General Assad is a young, charismatic and John F. Kennedysque photogenic with a well-run campaign. He has organized the youth and established strong following among the next generation of leaders. He is also claiming to be a reer-Bari candidate and thus far has run a sophisticated commercial that portray him as a grass roots and youthful candidate.
Ali Haji, who hold a business administration degree, is a well-known quantity in the politics of the region. He is sharp, well-spoken and a religious scholar with moderate views. Ali is descent and a presidential material. He is “xaq-sheeg,” or “speaker of the truth to power.”
Mahammed Khalif Hassan (Jabiye) is a successful business man and a self-made millionaire by working hard in Minneapolis. Jabiye told me about two years ago that he was planning to run for the post. If elected, he will emphasis jobs creation by nurturing the private sector.
Said Danni is also a successful businessman who has extensive business interest ties in Dubai. He is a soft-spoken but firmly grounded in his skin. Not only is he accommodating but he is not married to any political philosophy to make you worried. He believes in market economy and would be inclined to amicably work with the federal government without sacrificing the rights of Puntland.
Farah Shire, a consummate technocrat and a serious individual, has mounted a fortified campaign. He has toured the region more than anyone and showed his best-level grass roots approach to this campaign. He is a very strong Puntlander and would not accept any nonsense from Mogadishu. He also made clear that Puntland cannot stay course in terms of political representation. His grieved reer-Bari constituents would strife to get the top seat this time. His campaign will always remain the most memorable one.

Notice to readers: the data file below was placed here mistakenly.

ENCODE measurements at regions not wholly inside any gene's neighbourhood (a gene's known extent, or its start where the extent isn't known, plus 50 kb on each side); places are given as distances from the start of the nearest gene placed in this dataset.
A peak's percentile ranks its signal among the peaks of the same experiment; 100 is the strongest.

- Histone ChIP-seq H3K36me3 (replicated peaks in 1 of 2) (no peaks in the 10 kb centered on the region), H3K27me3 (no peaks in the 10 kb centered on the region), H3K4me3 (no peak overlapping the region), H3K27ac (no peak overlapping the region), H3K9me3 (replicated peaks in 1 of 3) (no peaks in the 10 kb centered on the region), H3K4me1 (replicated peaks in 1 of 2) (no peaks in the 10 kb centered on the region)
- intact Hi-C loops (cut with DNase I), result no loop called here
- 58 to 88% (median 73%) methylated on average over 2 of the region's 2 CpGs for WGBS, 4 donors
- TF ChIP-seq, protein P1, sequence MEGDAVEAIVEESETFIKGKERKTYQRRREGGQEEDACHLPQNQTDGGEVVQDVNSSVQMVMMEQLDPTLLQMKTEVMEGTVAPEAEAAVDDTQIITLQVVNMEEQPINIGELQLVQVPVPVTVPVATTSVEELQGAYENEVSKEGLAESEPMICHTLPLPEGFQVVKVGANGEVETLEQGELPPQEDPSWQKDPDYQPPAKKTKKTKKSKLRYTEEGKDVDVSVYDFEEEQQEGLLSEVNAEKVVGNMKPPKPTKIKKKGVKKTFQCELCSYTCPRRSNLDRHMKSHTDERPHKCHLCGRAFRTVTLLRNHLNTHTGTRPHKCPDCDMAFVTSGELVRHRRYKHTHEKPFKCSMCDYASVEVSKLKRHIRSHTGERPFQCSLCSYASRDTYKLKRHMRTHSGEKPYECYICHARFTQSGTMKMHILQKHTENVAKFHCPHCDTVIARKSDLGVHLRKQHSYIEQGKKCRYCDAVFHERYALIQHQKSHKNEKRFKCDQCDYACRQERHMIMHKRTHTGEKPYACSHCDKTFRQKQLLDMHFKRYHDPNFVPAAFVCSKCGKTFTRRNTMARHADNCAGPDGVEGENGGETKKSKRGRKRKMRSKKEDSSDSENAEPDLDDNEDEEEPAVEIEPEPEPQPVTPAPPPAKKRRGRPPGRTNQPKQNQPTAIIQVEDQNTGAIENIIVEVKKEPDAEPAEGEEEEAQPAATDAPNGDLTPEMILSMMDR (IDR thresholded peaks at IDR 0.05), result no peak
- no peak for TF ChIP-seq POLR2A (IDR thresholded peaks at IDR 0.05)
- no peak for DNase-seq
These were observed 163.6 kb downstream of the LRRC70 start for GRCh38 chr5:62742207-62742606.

General Khalif Mudane: his inter-personal relationship is unmatched not to mention that he is a law and order candidate and promises to roll back what he calls “Somaliland’s aggression of Sool region.” General Khalif enjoys wide name recognition among many Somalis from different regions.
Abdi Farah Said, Juxa, a former Interior Minister at the Fed. level, is a visionary, introspective and a real bohemian who will probably be clean from corruption. He will also energize Puntlanders to go back to basics of “small is beautiful,” and try to introduce fairness, good governance, and overhauling Puntland’s system of government. It is plausible that he will more than anyone protect state rights and enjoys wide support among the young and the educated. Not only is he a poet of first class, but a born revolutionary, a devote Puntlander and a man of broad world outlook. He is indeed a serious candidate and a nightmare to Villa Somalia.